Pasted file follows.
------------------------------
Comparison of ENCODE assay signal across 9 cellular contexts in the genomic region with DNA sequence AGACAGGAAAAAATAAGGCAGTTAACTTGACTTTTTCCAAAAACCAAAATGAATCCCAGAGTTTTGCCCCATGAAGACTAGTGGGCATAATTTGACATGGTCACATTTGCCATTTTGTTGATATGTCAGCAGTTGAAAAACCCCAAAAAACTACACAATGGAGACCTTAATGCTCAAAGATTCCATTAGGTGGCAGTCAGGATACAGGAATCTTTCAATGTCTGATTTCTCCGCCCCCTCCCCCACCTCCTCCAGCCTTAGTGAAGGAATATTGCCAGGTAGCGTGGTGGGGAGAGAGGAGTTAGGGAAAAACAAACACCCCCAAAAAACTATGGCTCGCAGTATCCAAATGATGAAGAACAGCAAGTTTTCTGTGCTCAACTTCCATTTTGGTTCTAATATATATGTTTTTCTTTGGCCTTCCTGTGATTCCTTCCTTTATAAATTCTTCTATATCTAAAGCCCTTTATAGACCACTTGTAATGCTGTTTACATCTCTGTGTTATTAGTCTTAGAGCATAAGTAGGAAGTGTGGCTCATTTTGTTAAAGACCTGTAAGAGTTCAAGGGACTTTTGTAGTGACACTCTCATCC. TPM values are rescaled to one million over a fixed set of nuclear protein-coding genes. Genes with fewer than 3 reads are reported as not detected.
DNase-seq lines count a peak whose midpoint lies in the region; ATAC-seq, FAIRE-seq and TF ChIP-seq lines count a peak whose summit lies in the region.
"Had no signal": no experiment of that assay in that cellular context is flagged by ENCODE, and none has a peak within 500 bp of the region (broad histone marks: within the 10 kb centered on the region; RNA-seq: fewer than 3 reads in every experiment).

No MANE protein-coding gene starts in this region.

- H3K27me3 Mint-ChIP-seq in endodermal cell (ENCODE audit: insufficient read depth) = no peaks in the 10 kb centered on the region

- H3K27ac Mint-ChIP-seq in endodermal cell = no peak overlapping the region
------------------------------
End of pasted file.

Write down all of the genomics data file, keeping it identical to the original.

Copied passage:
Comparison of ENCODE assay signal across 9 cellular contexts in the genomic region with DNA sequence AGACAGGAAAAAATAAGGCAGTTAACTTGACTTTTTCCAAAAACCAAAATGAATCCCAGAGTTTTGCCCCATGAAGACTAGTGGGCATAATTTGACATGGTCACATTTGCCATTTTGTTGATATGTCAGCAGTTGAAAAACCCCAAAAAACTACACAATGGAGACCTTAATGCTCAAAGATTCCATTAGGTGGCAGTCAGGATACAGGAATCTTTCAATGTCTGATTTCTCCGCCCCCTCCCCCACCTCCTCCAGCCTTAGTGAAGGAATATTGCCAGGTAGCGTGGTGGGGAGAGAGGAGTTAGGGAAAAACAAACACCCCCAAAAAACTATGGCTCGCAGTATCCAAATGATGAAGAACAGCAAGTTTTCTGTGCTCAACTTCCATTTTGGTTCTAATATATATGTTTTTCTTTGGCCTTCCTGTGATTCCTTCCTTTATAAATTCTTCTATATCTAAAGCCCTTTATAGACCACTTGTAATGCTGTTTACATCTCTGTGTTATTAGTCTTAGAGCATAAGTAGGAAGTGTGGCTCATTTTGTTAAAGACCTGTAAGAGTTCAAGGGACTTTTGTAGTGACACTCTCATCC. TPM values are rescaled to one million over a fixed set of nuclear protein-coding genes. Genes with fewer than 3 reads are reported as not detected.
DNase-seq lines count a peak whose midpoint lies in the region; ATAC-seq, FAIRE-seq and TF ChIP-seq lines count a peak whose summit lies in the region.
"Had no signal": no experiment of that assay in that cellular context is flagged by ENCODE, and none has a peak within 500 bp of the region (broad histone marks: within the 10 kb centered on the region; RNA-seq: fewer than 3 reads in every experiment).

No MANE protein-coding gene starts in this region.

- H3K27me3 Mint-ChIP-seq in endodermal cell (ENCODE audit: insufficient read depth) = no peaks in the 10 kb centered on the region

- H3K27ac Mint-ChIP-seq in endodermal cell = no peak overlapping the region